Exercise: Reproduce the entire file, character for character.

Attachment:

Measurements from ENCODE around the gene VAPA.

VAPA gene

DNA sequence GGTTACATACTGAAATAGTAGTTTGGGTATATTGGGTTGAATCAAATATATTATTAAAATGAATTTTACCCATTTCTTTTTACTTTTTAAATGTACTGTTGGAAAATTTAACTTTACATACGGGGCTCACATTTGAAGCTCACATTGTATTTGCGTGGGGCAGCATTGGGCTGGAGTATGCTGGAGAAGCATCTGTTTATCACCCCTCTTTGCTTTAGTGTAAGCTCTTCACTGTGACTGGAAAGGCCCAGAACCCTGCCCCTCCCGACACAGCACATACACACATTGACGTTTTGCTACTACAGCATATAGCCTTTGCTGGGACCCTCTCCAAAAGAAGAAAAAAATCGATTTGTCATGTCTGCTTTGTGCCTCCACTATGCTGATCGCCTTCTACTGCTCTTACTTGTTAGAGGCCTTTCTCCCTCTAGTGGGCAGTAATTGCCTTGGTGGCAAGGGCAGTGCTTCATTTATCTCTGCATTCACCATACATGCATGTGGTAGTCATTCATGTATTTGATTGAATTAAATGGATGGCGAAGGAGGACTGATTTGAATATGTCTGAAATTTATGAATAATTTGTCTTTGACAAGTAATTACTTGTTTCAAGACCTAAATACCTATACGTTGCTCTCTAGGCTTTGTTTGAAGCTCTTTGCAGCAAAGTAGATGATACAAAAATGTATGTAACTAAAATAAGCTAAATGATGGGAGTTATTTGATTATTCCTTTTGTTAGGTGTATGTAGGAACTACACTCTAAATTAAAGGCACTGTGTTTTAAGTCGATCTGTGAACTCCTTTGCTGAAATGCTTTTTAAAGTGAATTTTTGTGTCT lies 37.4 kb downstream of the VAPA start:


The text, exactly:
Measurements from ENCODE around the gene VAPA.

VAPA gene

DNA sequence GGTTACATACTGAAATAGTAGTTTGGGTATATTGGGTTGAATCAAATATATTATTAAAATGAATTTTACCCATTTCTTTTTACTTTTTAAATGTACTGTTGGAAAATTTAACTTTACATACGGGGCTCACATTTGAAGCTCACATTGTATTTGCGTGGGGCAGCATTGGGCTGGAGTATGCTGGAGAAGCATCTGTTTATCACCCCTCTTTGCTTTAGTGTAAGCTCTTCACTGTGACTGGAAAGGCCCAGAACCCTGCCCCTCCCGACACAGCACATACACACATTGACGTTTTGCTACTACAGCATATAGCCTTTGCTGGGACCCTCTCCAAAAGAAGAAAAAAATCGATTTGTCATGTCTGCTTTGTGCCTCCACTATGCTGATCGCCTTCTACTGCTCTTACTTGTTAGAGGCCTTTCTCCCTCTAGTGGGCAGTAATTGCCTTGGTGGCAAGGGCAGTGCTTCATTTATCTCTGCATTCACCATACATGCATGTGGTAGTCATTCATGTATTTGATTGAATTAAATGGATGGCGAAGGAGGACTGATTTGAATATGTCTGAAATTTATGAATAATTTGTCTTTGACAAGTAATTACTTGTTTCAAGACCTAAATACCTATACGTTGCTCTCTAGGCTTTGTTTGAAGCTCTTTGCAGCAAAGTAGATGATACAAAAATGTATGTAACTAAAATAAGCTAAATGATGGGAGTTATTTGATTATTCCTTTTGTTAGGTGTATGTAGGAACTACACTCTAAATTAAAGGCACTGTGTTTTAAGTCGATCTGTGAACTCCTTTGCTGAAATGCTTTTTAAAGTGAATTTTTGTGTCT lies 37.4 kb downstream of the VAPA start: